Based off the historical record alone, it would seem the Eye of Bombasharna is not old, as artifacts go in Middle-earth; but this assumption must be quickly abandoned after only a cursory knowledge of its properties. Its form is that of an indestructable crystal sphere, in size similar to the Palantir of Annuminas: quite small, and thus easily transported, unlike the great Stones of Osgiliath and Amon Sul. Unlike the Palantiri, however, the Eye of Bombasharna is not clear, or dark: it resembles more a swirl of grey mist.

Moreover, the Eye does not seem to be an Eye at all, like the Palantiri; at least, not an eye for seeing in the normal sense. By all accounts, one cannot see anything simply by staring into the Eye, no matter for how long, or how strong the user's will may be.

I can only conclude that the Eye of Bombasharna is of similar workmanship to the Palantiri, which would make it an artifact of the First Age, and maybe of Valinor. But the Palantiri appear sparsely throughout the historical record, from Feanorian times in the First Age, to their status as heirlooms of Numenor in the Second Age, to their eventual long homes at various points in the Dunadan Kingdoms in Exile in the Third. The Eye is never in the historical record until the early Third Age, and yet it is surely as old as the Palantiri. What accounts for this?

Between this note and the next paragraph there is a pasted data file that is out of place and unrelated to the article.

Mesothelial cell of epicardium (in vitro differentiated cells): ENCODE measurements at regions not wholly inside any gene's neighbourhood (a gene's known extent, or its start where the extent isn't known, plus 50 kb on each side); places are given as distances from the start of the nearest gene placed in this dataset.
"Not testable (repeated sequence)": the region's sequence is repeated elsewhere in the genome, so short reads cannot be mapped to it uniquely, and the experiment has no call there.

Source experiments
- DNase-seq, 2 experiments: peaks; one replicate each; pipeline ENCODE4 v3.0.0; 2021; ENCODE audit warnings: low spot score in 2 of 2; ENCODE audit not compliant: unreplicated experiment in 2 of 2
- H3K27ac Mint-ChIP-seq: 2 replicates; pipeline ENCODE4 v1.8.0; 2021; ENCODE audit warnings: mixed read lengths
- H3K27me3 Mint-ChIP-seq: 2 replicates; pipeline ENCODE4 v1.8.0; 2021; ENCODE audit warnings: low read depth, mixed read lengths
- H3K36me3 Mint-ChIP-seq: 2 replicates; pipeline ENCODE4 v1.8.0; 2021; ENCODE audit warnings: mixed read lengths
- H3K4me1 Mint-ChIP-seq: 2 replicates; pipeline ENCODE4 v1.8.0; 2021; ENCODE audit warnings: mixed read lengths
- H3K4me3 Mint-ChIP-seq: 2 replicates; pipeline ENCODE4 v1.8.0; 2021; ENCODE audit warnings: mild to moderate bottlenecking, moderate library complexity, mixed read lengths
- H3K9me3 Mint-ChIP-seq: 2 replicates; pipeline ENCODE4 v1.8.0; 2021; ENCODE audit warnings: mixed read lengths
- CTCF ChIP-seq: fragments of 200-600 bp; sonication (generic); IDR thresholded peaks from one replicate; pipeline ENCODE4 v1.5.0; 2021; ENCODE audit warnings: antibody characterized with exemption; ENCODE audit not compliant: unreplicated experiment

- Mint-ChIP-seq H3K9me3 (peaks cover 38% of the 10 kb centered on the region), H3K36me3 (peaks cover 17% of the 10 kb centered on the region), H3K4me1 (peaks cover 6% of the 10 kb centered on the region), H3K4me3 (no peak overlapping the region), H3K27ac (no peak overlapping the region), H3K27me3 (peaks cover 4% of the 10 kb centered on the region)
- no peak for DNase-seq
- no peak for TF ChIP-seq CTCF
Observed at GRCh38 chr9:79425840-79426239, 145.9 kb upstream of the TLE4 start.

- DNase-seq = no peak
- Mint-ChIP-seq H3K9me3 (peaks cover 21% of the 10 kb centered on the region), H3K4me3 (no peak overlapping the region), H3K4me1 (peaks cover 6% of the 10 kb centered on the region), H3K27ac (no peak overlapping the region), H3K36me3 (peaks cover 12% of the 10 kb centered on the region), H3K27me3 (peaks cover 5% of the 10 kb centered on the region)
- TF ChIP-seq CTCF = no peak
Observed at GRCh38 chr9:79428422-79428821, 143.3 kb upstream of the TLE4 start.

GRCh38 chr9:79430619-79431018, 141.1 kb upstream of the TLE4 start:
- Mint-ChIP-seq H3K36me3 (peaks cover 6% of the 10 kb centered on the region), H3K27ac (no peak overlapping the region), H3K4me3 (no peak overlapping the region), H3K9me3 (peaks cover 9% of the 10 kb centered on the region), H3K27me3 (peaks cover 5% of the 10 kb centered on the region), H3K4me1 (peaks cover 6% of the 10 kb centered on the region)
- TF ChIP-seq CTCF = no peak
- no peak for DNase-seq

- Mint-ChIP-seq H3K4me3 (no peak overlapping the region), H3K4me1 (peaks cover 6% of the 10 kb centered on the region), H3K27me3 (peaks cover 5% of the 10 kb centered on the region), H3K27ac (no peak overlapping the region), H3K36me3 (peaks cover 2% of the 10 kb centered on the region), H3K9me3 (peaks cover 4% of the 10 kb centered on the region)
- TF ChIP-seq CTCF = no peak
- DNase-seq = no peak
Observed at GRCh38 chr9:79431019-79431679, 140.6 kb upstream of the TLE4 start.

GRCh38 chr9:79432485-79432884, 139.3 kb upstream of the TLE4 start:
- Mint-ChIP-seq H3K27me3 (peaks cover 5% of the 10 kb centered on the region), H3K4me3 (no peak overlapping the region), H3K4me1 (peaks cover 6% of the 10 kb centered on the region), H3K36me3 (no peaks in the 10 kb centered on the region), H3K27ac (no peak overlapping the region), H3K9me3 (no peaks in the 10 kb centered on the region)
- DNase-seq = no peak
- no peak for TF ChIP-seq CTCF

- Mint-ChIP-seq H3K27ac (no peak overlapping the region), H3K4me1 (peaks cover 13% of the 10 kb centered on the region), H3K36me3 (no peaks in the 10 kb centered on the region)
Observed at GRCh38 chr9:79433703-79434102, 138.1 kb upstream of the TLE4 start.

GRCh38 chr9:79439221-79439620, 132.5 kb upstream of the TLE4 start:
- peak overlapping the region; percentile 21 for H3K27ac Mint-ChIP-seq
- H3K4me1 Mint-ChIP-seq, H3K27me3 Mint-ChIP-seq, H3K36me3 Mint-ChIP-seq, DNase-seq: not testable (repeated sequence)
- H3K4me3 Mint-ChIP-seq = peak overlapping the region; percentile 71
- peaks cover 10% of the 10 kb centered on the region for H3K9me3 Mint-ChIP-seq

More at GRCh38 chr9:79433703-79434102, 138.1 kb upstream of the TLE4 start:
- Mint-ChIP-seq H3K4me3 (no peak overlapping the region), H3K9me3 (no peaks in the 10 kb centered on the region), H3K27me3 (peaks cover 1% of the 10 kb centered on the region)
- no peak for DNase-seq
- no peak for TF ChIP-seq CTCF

Part of the reason, perhaps, is that the Eye has always been associated with the Far South, where scholars and scribes are few. But this conflicts somewhat with the scholarly tradition in the Harad, which saw several periods of "flowering" during the Second Age; moreover, the Numenoreans wrote extensively of the peoples and legends of the South during their periods of exploration and colonization during that Age. Furthermore, among many Numenorean scholar-adventurers (and most especially the more sorcerous Black Numenorean lords), the pursuit and discovery of items of Power was paramount.

What, then, accounts for the long absence of the Eye of Bombasharna from the annals of the South? Possibly the very thing that makes the Eye of such interest: its one great property, which sets it somewhat above the "simple" Seeing-stones of the North -- to go beyond mere observation of distant places and times, to actual teleportation, a thing unheard-of elsewhere in the legendarium of Middle-earth.
Whiles carried o'er the iron road,
We hurry by some fair abode;
The garden bright amidst the hay,
The yellow wain upon the way,
The dining men, the wind that sweeps
Light locks from off the sun-sweet heaps --
The gable grey, the hoary roof,
Here now -- and now so far aloof.
How sorely then we long to stay
And midst its sweetness wear the day,
And 'neath its changing shadows sit,
And feel ourselves a part of it.
Such rest, such stay, I strove to win
With these same leaves that lie herein.

-- William Morris, from
"The Roots of the Mountains"